If you’re on the path toward research, it’s also a good idea to have a background that shows some interest in those areas of AI. Whether it’s attending conferences, working on projects on your own time, or just keeping up with the latest publications, you’ll help set the stage to get into a first-rate AI research school.

Getting a Job in Academic AI Research Is More a Segue Than a Transition from Advanced Degrees

group working in research facilityThere’s a clear divide between education and employment in the private sector and applied AI engineering. You go to school, you graduate, you get a job.

For academic research, you’re looking at something that is a more gradual progression. So your time in grad school is a kind of preview of professional research and teaching positions.

You can expect to work just as hard or more so once you are accepted. AI research can be exciting, but it is also a grind in many cases. Grad students start on the low end of the totem pole—digging through backlogs of papers, trudging through training data, studying competing algorithms. Guess who gets coffee for the whole lab in the morning?

But you’ll progressively take on more and more interesting roles. In many cases, these will either have associated stipends or offer a real paycheck… your first paying job, however minor, in AI research.

Part of the Program in Advanced AI Degree Studies Is Essentially On-The-Job Training for AI Research Jobs

robotics research laboratoryMuch of the time spent earning an advanced degree in AI is also a kind of preparation for academic and research roles.

For starters, research is baked in to the curriculum of master’s and doctoral programs of all types. In artificial intelligence, it’s almost always cutting-edge research in some of the most advanced theories. There’s no question it’s an exciting time to be in the field. Participating in groundbreaking stuff all but ensures you will have the right credentials to become a professor or dedicated researcher.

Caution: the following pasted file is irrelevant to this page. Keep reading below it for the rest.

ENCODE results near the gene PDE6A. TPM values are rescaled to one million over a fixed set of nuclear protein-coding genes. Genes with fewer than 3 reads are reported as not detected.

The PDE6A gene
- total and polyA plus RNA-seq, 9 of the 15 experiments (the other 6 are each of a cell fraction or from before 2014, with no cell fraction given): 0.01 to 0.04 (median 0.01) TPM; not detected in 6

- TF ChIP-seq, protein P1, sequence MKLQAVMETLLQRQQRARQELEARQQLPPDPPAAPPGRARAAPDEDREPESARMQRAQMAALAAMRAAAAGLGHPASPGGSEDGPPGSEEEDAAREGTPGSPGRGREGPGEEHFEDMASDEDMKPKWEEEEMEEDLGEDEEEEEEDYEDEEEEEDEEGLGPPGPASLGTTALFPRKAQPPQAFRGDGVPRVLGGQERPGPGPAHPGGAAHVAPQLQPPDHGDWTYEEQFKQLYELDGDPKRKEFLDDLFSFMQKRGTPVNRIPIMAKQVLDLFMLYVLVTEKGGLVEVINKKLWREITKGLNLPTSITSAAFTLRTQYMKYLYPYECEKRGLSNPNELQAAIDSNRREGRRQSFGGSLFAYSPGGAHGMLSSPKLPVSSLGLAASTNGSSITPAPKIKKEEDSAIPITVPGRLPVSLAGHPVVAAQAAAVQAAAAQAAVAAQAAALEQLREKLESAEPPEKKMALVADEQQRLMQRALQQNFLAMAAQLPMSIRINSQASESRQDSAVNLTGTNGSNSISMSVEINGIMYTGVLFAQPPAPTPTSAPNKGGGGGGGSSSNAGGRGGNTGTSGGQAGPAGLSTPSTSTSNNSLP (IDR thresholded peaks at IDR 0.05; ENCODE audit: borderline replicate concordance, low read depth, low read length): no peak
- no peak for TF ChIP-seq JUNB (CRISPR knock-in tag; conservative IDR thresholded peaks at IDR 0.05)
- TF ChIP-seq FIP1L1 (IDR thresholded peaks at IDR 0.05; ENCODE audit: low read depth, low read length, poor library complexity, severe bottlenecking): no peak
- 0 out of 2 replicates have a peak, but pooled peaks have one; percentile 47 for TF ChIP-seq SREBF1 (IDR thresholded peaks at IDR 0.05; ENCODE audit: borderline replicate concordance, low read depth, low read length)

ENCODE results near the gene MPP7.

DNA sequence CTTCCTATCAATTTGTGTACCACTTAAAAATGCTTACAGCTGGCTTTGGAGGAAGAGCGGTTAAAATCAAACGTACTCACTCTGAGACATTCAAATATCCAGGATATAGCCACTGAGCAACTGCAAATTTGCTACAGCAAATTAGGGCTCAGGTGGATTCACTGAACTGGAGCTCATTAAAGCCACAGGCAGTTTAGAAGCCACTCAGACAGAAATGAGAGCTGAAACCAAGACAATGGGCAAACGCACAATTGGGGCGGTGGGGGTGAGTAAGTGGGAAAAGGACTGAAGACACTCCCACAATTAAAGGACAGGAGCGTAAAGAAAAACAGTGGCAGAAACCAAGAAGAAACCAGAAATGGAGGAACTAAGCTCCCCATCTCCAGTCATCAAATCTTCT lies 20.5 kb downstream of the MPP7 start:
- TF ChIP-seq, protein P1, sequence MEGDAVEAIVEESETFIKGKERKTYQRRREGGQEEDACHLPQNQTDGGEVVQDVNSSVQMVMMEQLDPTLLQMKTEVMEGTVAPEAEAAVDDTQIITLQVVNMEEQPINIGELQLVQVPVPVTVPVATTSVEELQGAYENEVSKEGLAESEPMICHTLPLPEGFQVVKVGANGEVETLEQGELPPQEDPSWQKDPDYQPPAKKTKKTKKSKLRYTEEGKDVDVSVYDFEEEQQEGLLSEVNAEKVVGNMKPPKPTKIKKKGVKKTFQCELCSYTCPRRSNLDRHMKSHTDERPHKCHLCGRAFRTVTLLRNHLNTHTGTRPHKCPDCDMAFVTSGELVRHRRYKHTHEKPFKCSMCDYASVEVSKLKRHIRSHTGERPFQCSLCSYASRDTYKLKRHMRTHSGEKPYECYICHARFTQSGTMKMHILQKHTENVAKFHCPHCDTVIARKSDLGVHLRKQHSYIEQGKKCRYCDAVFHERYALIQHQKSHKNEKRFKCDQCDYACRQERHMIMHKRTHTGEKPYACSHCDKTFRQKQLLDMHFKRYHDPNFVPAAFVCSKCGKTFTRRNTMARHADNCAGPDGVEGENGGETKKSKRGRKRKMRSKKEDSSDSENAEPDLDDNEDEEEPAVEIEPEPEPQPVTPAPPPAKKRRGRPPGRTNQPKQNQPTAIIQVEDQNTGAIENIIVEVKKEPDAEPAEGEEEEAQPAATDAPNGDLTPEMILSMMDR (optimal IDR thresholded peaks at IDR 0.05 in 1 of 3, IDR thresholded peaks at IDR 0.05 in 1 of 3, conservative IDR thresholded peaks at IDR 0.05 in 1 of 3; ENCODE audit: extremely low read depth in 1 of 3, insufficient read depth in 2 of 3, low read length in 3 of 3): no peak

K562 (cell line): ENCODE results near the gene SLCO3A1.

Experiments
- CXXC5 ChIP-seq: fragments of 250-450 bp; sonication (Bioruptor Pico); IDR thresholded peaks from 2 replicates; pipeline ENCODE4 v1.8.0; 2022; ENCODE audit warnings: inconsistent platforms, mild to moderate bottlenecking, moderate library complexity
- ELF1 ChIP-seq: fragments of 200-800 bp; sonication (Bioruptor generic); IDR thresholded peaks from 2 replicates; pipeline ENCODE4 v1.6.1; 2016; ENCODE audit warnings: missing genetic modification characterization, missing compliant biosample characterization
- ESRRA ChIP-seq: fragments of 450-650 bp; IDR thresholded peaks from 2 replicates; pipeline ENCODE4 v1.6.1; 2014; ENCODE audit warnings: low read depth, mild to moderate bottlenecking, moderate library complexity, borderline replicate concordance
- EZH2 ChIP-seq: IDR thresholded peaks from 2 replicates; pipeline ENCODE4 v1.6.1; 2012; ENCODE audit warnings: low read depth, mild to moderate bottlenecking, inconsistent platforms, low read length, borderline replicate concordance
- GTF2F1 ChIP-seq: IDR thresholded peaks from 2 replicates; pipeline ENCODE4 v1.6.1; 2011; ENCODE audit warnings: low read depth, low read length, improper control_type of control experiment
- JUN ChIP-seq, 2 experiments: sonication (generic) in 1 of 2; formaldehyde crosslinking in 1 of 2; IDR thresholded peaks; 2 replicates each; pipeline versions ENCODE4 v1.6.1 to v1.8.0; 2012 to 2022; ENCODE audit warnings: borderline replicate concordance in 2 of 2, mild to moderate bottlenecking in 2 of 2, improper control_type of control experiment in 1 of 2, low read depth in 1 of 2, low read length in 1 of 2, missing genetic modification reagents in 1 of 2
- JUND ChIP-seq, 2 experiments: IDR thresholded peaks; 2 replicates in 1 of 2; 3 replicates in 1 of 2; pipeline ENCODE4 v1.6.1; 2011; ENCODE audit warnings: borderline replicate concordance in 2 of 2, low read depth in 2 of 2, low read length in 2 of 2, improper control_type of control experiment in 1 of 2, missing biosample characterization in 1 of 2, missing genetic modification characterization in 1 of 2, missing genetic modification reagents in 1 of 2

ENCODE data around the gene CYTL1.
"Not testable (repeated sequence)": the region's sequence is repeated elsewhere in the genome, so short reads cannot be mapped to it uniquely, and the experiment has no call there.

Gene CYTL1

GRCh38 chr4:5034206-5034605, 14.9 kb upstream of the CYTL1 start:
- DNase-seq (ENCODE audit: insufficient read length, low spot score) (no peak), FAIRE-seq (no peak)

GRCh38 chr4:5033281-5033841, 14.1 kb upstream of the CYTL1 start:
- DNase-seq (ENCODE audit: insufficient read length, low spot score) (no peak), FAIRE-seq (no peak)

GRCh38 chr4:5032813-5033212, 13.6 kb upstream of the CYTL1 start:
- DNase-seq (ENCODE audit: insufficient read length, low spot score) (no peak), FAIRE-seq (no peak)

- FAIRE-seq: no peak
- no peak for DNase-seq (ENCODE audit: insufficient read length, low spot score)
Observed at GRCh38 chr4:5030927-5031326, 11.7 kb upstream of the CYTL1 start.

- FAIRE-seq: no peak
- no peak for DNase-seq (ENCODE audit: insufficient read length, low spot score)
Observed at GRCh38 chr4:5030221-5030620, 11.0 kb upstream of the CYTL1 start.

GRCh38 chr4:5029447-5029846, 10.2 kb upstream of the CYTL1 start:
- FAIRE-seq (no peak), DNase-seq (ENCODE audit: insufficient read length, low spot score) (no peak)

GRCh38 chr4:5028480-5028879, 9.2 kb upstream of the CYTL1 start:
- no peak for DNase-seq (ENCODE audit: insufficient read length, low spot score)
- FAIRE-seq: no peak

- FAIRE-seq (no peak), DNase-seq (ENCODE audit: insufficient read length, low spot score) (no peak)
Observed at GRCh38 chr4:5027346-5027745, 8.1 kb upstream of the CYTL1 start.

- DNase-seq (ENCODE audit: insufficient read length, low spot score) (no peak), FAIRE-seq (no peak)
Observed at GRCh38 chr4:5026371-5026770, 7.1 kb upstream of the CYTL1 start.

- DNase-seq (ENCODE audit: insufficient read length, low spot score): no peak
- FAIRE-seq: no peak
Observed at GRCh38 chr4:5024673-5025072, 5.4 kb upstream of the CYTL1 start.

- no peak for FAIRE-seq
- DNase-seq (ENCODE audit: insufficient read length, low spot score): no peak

The transition from PhD student to professor is often a gradual one.

Grad students are also expected to assist professors in teaching lower-level courses in the field. So you build valuable experience as an instructor even as you are learning yourself. In fact, many students feel they solidify their understanding of core concepts by teaching them to others.

At the same time, these are the years you’ll first see your name starting to show up on published research papers. Those will be critical toward building your credentials to support an eventual professional position in academia.

Looking at the Life of an AI Researcher in Academia

male and female engineers in labWorking in academia and research has a number of differences from the private sector. How you adapt to these is more about style and preference than a value judgement—neither side is better or worse than the other. But some folks take to the challenges of academia better than those of the corporate world and vice versa.

So what does working as an AI educator and researcher in the academic world take?

Get Ready for a Lot of Multitasking in Academic AI Research Roles